Dig up dahlias in san francisco for winter

tropical_thought(San Francisco)October 17, 2012

I went to the san francisco page for dalhia, it links the CA dahlia society. It said to dig them and do all of this stuff to them and store them. It was way too complicated and time consuming. I am going to chance leaving them in the ground. I could see just digging them up and sticking them in the basement, but you would believe all the work involved in digging them up. They have to hardened off, dug up and treated with chemicals and stored in vermiculite. There is no advice if you can leave them in the ground in san francisco where we don't get 32 degrees. Last winter we got 42 as the coldest. It would be easier to buy new ones then to spend all that time, effort and money buying products to treatment them with. I have enough work to do for gardening as it is.

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steve22802(7a VA)

Those instructions are for people who want to divide their dahlias during the winter. In San Francisco you should be able to leave your dahlias in the ground year round.

    Bookmark   October 17, 2012 at 8:29PM
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tropical_thought(San Francisco)

I hope I can. We do get a lot of winter rain, and if we don't I still have to water the other plants near them. I don't have bed dedicated to the dahlias only. So, they may to rot, but the soil is very sandy and well drained. I only have two dahlias.

    Bookmark   October 17, 2012 at 8:56PM
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vikingcraftsman

only two dahlias I didn't think that was possible. I have been told it is the wet out there that kills your dahlias. Let us know how you make out and get way more dahlias next year.

    Bookmark   October 17, 2012 at 9:47PM
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tropical_thought(San Francisco)

Two is enough because the stems are a bit weak and I have a full line up of plants. The flower do have to be staked making them high maintenance plants. I will post back if they live. I think they could grow bigger next year with more time for development and maturity.

    Bookmark   October 18, 2012 at 8:32AM
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steve22802(7a VA)

In your climate dahlias may not even go dormant in which case rot should not be a problem if they the plants are still alive and growing during your mild winter. If they do go dormant you could try covering the ground above the tubers with plastic sheeting to keep the winter rain off, that would help prevent tuber rot.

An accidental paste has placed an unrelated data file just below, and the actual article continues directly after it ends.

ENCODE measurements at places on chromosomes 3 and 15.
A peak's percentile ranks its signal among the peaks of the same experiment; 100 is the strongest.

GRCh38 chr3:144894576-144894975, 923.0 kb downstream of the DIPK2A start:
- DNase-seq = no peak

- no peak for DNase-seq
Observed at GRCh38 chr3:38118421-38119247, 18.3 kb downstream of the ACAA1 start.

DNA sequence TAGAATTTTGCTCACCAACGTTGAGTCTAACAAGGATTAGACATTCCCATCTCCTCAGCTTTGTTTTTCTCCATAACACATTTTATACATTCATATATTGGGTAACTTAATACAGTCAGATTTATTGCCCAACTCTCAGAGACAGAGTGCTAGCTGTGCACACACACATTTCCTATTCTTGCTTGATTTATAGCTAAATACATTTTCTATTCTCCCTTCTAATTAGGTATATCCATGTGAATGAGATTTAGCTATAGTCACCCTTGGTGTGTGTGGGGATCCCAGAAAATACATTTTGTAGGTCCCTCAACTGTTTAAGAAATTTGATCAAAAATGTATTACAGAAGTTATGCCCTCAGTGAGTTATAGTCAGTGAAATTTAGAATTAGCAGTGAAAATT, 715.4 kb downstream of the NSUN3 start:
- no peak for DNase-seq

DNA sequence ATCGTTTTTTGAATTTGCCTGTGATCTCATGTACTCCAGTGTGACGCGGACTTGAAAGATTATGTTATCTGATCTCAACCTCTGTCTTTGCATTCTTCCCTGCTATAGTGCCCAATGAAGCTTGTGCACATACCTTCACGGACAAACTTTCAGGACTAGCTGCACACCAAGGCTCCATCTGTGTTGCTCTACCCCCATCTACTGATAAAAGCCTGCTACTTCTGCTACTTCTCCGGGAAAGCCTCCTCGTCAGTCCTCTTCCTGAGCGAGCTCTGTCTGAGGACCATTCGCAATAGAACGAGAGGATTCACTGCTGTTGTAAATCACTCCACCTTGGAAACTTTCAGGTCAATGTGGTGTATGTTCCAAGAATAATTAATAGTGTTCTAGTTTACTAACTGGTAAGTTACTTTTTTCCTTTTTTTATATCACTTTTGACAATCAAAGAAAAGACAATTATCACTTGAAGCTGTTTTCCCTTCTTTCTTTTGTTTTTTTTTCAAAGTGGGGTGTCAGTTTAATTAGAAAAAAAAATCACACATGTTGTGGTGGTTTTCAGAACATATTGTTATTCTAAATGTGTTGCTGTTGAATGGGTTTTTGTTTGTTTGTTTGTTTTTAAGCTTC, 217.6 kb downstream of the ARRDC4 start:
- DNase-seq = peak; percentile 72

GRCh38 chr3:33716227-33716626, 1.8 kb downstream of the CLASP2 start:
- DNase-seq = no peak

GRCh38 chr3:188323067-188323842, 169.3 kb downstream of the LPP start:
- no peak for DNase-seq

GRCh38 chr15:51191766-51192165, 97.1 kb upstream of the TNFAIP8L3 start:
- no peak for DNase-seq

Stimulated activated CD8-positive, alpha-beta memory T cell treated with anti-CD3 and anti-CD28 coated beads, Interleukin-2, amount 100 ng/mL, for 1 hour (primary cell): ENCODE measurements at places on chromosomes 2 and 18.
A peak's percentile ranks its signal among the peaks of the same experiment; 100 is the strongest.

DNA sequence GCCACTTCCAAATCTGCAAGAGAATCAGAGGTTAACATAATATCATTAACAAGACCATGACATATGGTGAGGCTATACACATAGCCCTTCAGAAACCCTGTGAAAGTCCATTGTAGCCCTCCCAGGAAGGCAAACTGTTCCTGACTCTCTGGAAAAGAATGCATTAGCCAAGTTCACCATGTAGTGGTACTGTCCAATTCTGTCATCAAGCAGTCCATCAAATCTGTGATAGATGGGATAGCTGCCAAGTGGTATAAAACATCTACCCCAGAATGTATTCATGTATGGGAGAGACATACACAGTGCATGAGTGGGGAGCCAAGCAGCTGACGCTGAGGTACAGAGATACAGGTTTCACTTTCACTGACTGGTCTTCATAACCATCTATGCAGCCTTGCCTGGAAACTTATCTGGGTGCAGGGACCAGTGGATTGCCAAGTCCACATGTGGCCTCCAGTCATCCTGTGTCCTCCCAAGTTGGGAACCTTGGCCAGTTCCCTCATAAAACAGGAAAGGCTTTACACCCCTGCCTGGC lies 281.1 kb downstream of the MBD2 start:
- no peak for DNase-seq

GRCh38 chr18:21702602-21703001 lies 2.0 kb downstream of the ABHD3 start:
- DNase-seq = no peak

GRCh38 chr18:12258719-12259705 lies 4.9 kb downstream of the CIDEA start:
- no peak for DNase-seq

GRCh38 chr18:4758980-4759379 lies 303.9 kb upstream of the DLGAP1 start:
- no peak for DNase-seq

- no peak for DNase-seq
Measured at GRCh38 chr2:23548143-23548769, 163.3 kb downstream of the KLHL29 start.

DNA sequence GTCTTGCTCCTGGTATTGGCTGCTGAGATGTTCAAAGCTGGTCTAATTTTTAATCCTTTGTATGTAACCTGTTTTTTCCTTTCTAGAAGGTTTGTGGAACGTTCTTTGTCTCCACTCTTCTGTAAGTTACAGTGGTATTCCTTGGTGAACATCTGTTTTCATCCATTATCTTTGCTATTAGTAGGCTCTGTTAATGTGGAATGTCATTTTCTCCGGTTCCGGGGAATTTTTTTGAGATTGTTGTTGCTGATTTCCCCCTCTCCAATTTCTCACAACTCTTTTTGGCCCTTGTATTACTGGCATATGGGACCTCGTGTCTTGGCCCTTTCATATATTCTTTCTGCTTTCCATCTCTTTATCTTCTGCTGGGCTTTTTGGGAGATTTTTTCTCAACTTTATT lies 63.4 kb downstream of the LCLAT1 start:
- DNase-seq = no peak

Bookmark   October 18, 2012 at 9:15AM
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novice-gdnr(9)

I live about 50 miles south of SF and have 2 dahlia plants in pots placed near flower beds. They still have small buds on them, but many leaves have fungus, probably from the flower beds' overspray. I have 'drip' in the dahlia pots. Does anyone know how I should treat the fungus and what I need to do with the plant over the winter. This is my first attempt in dahlias. Thanks so much.

    Bookmark   October 23, 2012 at 2:14AM
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Noni Morrison

I ive in the PUget Sound area of Washington state and I mostly leave mine in the ground over winter. The 3 big problems that one might encounter are (1)freezing--turns the tuber to mush, no chance of future use (2) rotting in soggy soil...soil must be well drained (3) damage by underground rodents (Hungry mice) and Insects like slugs that will eat emerging growth off them and even down into the tuber, sometimes leading to rot. If you have a pile of tubers from more then a years growth since dividing, often the top ones will freeze but the bottom ones remain intact and growth will come from them.
IN your climate, David, they should be fine. You should divide the clump of tubers ever two or 3 years through to keep your plant strong. I dig them in the spring, divide and repot into my greenhouse to speed them up and get some good growth before the soil warms in the garden. You can even take an axe to the clump and simply quarter it and cut off the cut surfaced ones and plant the rest of the quarters into 4 different locations or give them away.I second the idea of covering your plant's space with plastic over the ground.

    Bookmark   October 25, 2012 at 5:12PM
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tropical_thought(San Francisco)

They died back to just nothing, but I have to see if they will began to sprout again. I have bad luck with bulbs rotting when I dig them up and usually better with leaving them in the ground. They get this white moldy stuff and then they shrivel up and turn black and mushy.

    Bookmark   January 19, 2013 at 7:30PM
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